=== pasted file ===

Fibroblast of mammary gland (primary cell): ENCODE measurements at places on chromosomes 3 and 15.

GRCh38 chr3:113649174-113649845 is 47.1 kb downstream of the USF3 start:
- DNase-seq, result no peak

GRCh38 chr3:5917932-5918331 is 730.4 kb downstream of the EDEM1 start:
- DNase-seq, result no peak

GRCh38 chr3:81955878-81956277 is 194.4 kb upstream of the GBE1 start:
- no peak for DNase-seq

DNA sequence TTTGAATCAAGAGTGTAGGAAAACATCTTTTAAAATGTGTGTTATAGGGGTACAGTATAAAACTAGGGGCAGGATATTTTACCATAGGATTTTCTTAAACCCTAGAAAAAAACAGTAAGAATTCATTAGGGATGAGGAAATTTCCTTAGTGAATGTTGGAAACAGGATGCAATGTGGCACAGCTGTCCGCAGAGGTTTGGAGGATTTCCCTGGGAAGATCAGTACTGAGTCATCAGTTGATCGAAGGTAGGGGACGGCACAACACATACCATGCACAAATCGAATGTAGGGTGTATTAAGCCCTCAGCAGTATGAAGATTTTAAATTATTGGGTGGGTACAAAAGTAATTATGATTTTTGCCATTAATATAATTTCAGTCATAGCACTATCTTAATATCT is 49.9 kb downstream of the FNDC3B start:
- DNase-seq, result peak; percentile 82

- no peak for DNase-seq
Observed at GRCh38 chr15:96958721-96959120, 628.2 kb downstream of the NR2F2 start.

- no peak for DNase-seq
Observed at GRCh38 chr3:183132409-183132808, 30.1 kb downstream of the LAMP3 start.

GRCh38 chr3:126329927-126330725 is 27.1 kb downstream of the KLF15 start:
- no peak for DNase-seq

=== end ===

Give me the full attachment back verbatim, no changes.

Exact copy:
Fibroblast of mammary gland (primary cell): ENCODE measurements at places on chromosomes 3 and 15.

GRCh38 chr3:113649174-113649845 is 47.1 kb downstream of the USF3 start:
- DNase-seq, result no peak

GRCh38 chr3:5917932-5918331 is 730.4 kb downstream of the EDEM1 start:
- DNase-seq, result no peak

GRCh38 chr3:81955878-81956277 is 194.4 kb upstream of the GBE1 start:
- no peak for DNase-seq

DNA sequence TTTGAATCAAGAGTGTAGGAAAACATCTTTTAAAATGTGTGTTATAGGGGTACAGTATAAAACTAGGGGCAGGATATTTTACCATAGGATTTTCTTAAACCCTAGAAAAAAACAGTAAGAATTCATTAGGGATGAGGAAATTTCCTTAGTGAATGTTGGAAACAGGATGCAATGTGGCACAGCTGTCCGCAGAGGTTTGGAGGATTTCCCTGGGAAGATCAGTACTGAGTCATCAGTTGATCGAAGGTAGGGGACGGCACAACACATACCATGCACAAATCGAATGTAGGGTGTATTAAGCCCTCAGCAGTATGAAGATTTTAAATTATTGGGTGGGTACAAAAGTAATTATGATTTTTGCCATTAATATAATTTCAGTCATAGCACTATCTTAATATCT is 49.9 kb downstream of the FNDC3B start:
- DNase-seq, result peak; percentile 82

- no peak for DNase-seq
Observed at GRCh38 chr15:96958721-96959120, 628.2 kb downstream of the NR2F2 start.

- no peak for DNase-seq
Observed at GRCh38 chr3:183132409-183132808, 30.1 kb downstream of the LAMP3 start.

GRCh38 chr3:126329927-126330725 is 27.1 kb downstream of the KLF15 start:
- no peak for DNase-seq